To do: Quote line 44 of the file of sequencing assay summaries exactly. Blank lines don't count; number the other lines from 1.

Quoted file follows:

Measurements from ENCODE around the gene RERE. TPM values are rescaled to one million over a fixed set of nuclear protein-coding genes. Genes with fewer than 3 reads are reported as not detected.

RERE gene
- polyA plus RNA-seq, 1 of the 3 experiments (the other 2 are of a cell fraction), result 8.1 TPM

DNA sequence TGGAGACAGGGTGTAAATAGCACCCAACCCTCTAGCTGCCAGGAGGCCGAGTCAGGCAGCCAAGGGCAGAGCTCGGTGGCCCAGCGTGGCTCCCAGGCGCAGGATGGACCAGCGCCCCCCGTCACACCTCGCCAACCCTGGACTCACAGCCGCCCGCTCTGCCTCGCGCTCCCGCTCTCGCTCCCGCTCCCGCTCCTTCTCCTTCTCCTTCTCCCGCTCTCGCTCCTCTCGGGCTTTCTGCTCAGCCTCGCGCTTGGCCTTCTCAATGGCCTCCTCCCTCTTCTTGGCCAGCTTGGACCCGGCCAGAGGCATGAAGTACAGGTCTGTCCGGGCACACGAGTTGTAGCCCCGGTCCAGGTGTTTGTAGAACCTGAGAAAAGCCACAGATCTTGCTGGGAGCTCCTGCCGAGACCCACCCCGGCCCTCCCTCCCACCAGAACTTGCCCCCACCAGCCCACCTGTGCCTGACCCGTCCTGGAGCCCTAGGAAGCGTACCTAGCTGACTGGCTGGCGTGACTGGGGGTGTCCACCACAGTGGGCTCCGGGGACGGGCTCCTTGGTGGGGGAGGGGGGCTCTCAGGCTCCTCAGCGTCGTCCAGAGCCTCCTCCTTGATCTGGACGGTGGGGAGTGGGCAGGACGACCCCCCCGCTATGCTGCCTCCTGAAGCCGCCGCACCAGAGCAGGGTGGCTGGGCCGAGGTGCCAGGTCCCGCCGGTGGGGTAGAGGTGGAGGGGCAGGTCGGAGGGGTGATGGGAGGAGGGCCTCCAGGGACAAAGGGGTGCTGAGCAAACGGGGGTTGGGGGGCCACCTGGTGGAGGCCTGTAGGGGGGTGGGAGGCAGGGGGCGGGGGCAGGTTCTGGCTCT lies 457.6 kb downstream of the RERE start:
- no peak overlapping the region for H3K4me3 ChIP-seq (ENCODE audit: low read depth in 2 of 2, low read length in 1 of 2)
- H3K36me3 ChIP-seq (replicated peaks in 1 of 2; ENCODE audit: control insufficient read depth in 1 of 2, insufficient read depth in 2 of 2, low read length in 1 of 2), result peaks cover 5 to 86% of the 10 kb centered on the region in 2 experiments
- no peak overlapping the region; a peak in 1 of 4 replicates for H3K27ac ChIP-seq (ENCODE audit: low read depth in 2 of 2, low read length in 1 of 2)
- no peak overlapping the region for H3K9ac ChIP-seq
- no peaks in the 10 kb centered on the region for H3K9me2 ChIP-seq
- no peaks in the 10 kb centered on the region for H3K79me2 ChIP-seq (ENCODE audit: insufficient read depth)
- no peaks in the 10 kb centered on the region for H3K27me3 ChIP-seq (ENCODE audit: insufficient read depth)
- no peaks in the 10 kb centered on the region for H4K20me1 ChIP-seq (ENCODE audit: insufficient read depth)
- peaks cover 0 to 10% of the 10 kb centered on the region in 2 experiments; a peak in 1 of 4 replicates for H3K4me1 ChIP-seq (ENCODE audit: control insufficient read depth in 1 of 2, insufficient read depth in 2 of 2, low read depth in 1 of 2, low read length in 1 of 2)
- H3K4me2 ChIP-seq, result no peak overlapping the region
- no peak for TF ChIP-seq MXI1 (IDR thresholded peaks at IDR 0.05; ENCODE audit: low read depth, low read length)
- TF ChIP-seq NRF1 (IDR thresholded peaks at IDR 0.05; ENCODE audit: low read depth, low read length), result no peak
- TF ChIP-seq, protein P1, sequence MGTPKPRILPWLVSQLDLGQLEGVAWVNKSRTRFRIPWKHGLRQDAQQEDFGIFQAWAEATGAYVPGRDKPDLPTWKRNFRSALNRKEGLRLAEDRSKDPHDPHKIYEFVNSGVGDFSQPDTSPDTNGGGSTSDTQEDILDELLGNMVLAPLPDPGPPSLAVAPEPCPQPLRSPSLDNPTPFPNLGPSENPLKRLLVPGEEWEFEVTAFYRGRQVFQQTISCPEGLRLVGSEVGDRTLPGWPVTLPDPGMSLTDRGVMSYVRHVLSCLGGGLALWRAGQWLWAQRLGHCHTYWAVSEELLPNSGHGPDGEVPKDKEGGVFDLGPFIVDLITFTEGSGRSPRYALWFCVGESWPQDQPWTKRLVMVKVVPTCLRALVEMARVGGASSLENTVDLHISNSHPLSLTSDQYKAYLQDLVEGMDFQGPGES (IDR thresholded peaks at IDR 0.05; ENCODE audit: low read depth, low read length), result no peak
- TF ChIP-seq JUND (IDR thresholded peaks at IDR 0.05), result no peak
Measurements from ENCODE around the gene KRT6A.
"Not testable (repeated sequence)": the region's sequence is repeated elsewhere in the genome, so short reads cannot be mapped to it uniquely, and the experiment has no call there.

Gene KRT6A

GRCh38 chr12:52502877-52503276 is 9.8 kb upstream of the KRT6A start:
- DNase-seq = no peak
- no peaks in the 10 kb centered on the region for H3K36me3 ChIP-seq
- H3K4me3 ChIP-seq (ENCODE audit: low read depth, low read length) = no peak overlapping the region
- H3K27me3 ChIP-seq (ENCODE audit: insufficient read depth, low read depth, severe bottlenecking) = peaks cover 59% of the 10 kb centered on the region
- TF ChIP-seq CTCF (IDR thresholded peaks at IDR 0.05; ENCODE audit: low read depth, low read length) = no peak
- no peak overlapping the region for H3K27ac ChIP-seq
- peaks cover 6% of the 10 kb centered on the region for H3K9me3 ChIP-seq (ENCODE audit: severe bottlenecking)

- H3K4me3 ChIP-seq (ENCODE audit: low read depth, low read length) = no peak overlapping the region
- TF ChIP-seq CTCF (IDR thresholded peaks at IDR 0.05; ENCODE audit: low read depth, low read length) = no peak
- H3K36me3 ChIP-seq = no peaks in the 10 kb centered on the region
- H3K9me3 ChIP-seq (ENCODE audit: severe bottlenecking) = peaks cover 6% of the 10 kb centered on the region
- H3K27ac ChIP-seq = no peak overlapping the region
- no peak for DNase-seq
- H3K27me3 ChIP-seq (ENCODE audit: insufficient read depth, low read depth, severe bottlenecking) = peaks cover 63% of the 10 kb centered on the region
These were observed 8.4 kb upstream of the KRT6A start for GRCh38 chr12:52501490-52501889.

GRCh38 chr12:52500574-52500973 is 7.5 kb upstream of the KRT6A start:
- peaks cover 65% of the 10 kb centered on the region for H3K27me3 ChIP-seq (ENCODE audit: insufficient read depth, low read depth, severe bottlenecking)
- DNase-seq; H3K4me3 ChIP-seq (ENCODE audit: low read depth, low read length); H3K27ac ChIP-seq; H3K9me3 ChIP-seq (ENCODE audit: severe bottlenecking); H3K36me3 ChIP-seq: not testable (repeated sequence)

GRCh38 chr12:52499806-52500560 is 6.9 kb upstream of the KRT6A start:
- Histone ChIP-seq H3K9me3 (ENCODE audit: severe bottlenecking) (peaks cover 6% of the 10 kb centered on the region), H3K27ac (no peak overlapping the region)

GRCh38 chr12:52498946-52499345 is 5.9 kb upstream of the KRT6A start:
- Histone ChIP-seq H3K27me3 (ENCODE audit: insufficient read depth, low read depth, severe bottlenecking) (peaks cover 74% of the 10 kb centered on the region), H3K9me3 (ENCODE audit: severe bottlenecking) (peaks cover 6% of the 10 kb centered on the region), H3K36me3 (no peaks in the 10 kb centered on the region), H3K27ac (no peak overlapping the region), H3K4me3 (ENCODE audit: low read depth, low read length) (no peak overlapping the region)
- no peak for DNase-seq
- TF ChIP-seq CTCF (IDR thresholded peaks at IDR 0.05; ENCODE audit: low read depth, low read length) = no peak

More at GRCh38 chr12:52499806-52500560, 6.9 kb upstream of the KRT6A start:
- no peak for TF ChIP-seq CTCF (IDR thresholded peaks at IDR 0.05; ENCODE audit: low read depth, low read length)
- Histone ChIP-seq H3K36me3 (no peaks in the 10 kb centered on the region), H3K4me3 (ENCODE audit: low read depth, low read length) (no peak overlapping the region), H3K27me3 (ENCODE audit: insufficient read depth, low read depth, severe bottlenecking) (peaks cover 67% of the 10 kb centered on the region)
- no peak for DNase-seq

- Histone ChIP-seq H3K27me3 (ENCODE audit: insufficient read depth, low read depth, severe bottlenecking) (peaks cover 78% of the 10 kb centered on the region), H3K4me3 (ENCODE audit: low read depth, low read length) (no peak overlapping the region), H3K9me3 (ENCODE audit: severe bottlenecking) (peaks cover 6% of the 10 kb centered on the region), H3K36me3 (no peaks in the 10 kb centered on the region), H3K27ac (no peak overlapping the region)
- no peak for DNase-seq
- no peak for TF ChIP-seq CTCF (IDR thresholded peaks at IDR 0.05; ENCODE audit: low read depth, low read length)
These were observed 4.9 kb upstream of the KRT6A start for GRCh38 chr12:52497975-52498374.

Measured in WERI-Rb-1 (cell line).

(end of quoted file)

- Histone ChIP-seq H3K27me3 (ENCODE audit: insufficient read depth, low read depth, severe bottlenecking) (peaks cover 74% of the 10 kb centered on the region), H3K9me3 (ENCODE audit: severe bottlenecking) (peaks cover 6% of the 10 kb centered on the region), H3K36me3 (no peaks in the 10 kb centered on the region), H3K27ac (no peak overlapping the region), H3K4me3 (ENCODE audit: low read depth, low read length) (no peak overlapping the region)